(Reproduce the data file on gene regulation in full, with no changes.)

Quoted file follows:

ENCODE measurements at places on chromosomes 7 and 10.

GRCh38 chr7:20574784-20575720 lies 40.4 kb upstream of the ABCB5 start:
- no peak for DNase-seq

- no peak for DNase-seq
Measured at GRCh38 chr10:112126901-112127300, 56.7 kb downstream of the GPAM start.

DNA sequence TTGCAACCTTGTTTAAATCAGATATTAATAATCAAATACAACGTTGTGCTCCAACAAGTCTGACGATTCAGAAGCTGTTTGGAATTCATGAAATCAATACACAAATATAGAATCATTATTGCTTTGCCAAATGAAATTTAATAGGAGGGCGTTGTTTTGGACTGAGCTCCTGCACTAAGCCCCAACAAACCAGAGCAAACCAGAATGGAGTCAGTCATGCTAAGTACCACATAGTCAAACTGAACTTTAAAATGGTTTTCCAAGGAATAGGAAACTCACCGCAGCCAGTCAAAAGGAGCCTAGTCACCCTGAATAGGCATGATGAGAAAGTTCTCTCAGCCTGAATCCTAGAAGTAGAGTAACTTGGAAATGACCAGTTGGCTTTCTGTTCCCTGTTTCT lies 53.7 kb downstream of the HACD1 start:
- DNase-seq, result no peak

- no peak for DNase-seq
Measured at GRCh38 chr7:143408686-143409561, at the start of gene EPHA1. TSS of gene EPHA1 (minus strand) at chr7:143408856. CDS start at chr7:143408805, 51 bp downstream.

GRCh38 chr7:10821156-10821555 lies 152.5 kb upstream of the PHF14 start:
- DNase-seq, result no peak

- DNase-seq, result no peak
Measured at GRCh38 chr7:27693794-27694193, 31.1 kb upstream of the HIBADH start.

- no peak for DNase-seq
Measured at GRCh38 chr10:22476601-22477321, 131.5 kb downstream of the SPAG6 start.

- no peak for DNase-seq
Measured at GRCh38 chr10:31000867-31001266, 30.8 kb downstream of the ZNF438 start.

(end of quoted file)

ENCODE measurements at places on chromosomes 7 and 10.

GRCh38 chr7:20574784-20575720 lies 40.4 kb upstream of the ABCB5 start:
- no peak for DNase-seq

- no peak for DNase-seq
Measured at GRCh38 chr10:112126901-112127300, 56.7 kb downstream of the GPAM start.

DNA sequence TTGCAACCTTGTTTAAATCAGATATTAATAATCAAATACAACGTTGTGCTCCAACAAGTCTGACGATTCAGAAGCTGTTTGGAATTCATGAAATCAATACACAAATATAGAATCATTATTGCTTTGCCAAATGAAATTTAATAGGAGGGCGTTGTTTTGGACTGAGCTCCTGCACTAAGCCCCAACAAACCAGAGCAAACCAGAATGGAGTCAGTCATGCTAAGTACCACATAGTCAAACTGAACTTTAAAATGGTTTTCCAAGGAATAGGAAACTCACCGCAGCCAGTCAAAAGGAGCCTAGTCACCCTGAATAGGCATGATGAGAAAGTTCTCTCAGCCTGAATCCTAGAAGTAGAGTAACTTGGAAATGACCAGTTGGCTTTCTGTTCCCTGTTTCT lies 53.7 kb downstream of the HACD1 start:
- DNase-seq, result no peak

- no peak for DNase-seq
Measured at GRCh38 chr7:143408686-143409561, at the start of gene EPHA1. TSS of gene EPHA1 (minus strand) at chr7:143408856. CDS start at chr7:143408805, 51 bp downstream.

GRCh38 chr7:10821156-10821555 lies 152.5 kb upstream of the PHF14 start:
- DNase-seq, result no peak

- DNase-seq, result no peak
Measured at GRCh38 chr7:27693794-27694193, 31.1 kb upstream of the HIBADH start.

- no peak for DNase-seq
Measured at GRCh38 chr10:22476601-22477321, 131.5 kb downstream of the SPAG6 start.

- no peak for DNase-seq
Measured at GRCh38 chr10:31000867-31001266, 30.8 kb downstream of the ZNF438 start.